An IIPM Initiative
Wednesday, October 5, 2022

There is no concept of teenage in India


DR. AMIT KUMAR SHARMA | New Delhi, August 4, 2012 15:52
Tags : Teenage | Ashrams |

There is no concept of teenage in IndiaIt is not easy to define the concept of teenagers in India. The reason being that what happens in the metropolitan cities isn’t the same as what happens in small cities. Also what happens in the slums isn’t the same as what happens in the elite classes. In the similar fashion, there is an impact on various castes in the villages.

In India, there is no concept of teenage. India has traditionally seen the process of Ashrams i.e. Brahmacharya Ashram, Grestha Ashram, Vanprastha Ashram and Sanyasa Ashram. According to it, from the age of 12 children go to Gurukul for education where they’ll imbibe the teachings of the Guru.

In India it's believed that the age till 25 is a growing age. However, in the West the growing age is considered from 13 years to 19 years. It wasn’t the same in the West before 13th century. Before the said period, the Westerners too followed conditions similar to the Indian concept of Ashrams. Michael Foucault’s The History of Sexuality throws light on several related aspects.

The term teenager came when people began to think in terms of libido or sexual context. During teenage, we see physical, psychological as well as emotional changes.
Teenagers in India are not blindly aping the West. While they will eat pizza happily, they will at the same time follow religious serials on television or visit temples, mosques and other places of worship.

India is a civilization. The new generation is not getting westernized by getting decolonized.
Media has an immense influence on the teenagers. It has spread awareness and also helped shrink the space. Today, both the concept of space and time has changed. In our youth, a Hollywood film would come to India for screening after five months of its actual release. Now we often see some films which are released first in India and then in United States.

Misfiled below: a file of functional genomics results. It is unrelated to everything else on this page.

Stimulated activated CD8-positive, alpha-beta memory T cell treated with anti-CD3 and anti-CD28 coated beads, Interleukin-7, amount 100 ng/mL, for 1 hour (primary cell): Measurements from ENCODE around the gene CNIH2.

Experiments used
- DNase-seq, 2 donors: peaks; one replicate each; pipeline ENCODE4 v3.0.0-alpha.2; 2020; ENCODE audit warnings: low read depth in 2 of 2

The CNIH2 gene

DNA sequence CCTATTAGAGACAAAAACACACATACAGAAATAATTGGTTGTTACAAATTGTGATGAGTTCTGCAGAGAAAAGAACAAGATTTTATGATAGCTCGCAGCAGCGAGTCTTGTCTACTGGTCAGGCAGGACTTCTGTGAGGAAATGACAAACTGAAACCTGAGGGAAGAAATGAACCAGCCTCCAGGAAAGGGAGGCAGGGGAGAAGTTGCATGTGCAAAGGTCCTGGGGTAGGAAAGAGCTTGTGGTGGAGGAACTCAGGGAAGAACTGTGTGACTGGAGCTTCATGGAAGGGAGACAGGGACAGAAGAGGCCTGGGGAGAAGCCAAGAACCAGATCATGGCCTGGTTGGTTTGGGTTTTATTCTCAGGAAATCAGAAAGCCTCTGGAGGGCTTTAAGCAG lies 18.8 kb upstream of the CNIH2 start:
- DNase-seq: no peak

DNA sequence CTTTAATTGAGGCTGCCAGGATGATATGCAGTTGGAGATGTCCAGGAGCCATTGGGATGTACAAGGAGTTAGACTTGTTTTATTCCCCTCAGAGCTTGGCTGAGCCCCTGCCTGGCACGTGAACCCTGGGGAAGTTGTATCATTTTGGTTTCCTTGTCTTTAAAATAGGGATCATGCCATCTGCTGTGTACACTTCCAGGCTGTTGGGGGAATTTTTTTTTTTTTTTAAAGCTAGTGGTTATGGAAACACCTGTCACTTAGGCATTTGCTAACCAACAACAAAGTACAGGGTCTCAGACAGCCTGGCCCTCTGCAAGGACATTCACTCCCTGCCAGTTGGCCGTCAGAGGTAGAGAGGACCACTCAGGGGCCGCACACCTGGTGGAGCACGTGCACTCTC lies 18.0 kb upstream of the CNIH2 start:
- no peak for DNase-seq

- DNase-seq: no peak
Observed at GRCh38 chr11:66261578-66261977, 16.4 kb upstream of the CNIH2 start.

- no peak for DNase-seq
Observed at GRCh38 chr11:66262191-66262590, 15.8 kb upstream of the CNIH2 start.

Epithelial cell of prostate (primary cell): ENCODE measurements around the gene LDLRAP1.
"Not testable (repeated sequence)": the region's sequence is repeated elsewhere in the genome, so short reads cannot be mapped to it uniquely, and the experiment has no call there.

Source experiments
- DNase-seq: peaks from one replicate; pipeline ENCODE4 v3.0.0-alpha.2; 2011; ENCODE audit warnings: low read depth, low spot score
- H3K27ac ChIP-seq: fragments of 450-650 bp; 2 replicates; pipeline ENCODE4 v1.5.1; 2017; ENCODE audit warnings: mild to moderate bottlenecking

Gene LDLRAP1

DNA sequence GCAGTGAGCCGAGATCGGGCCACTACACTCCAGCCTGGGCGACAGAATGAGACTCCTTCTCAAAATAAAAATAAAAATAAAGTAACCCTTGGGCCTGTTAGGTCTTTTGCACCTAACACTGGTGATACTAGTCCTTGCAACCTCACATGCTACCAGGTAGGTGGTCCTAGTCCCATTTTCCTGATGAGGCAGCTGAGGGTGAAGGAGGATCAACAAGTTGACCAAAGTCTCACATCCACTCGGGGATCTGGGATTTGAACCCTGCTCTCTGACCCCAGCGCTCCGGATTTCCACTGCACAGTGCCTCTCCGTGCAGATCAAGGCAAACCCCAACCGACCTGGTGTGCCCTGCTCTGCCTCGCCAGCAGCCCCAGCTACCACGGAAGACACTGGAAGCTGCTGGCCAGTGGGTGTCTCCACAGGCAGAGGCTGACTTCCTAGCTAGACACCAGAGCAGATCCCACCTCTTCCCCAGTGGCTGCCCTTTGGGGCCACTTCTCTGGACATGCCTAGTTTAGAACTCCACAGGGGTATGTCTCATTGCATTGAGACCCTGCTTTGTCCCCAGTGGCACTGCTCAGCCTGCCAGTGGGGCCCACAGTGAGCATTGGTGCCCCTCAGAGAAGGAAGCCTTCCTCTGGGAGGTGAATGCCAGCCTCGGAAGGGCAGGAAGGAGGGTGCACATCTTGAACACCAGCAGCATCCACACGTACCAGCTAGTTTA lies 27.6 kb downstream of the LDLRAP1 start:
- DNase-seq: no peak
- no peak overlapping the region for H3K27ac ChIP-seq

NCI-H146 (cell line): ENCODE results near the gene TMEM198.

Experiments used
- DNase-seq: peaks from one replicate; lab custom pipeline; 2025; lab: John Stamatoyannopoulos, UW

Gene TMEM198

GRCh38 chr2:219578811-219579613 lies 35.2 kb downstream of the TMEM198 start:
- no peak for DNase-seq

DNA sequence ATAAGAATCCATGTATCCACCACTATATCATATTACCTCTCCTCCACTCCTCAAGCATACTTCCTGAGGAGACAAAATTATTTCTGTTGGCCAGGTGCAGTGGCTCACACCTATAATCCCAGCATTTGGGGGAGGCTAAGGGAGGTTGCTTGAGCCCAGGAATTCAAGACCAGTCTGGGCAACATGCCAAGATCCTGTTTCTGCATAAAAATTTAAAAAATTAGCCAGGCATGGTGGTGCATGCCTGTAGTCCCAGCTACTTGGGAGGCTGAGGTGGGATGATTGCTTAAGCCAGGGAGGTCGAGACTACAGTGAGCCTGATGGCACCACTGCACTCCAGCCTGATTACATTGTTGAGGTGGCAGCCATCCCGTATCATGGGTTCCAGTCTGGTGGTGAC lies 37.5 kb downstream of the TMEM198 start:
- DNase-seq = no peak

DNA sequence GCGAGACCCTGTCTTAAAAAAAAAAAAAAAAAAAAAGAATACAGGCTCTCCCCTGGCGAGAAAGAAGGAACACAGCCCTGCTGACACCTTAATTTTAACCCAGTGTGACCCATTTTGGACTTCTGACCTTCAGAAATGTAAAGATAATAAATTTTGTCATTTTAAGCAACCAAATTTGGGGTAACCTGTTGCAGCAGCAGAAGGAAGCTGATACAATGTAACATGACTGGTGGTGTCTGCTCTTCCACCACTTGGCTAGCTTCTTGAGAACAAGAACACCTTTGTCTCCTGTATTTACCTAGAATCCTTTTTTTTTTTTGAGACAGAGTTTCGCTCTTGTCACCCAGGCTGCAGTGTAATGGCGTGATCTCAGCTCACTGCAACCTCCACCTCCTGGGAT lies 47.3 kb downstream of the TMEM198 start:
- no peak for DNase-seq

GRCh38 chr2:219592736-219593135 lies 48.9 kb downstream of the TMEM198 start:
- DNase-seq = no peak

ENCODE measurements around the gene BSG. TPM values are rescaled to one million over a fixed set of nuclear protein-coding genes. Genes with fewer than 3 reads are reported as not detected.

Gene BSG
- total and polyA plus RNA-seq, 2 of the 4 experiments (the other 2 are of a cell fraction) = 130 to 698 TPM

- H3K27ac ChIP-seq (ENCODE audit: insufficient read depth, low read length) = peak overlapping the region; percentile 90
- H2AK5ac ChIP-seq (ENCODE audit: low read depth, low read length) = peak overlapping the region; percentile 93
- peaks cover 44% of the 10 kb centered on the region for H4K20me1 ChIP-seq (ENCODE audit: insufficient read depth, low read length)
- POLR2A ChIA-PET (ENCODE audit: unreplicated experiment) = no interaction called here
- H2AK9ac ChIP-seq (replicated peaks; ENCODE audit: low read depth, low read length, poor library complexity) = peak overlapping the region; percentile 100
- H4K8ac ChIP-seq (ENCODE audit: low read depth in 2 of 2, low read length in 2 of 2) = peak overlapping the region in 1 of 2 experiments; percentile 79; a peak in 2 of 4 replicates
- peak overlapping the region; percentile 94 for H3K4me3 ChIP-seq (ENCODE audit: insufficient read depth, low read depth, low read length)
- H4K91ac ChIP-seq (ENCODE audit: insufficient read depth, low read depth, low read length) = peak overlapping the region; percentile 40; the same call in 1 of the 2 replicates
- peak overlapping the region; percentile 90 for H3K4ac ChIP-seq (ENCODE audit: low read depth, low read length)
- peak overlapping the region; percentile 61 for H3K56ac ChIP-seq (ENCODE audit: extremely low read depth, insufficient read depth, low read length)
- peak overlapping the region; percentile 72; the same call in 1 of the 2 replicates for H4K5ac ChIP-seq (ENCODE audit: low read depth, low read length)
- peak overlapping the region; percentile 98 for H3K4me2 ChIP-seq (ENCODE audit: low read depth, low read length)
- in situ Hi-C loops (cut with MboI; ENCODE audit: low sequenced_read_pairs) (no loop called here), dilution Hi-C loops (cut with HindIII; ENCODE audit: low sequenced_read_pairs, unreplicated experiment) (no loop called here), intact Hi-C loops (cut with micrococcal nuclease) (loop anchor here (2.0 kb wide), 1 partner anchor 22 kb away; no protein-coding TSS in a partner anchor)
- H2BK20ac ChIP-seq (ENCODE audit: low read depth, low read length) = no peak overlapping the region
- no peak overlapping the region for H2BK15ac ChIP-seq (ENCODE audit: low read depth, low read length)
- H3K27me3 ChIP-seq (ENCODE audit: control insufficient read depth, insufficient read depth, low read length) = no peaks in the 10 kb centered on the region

Due to these changes we often think that it’s because of westernization but that isn’t true. Our tradition has always believed in Vasudeva Kutumbakam (World is one single family). We imbibe good things from the outside but our core ideas remain the same. The change is within continuity. That is what is happening with the youth.

The joint family concept is less in the cities and more in the villages. Neighborhood plays a great role.  Peer group play or comradeship is more seen in the villages and even in few slums in the cities. A teenager finds more opportunities to interact with a fellow teenager. In Metropolitan cities, however, the teenager may be interacting with his age group in school but the leisure time is spent alone. It may be argued that internet, chatting and social media has brought them closer but overall the physical proximity has reduced drastically.

Media often wrongly says that internet has brought them closer. In this context In this context the culture or a civilization has two important components – working hours and leisure time. In working hours, people do meet and interact but in leisure time, loneliness increases. The multidimensional relationship which existed during our growing years is now changing towards one-dimensional. Even a boyfriend and girlfriend may be emotionally attached but do not always interact intellectually. There is a process of segmentation of relationships which is leading to depression and blood pressure problems. More so in the middle class not the lower class and in cities not villages.

The writer is Associate Professor, Centre for Studies of the Social Systems, JNU

(Disclaimer: The views expressed in the blog are that of the author and does not necessarily reflect the editorial policy of The Sunday Indian)
Rate this article:
Bad Good    
Current Rating 5.0
Post CommentsPost Comments

Issue Dated: Feb 5, 2017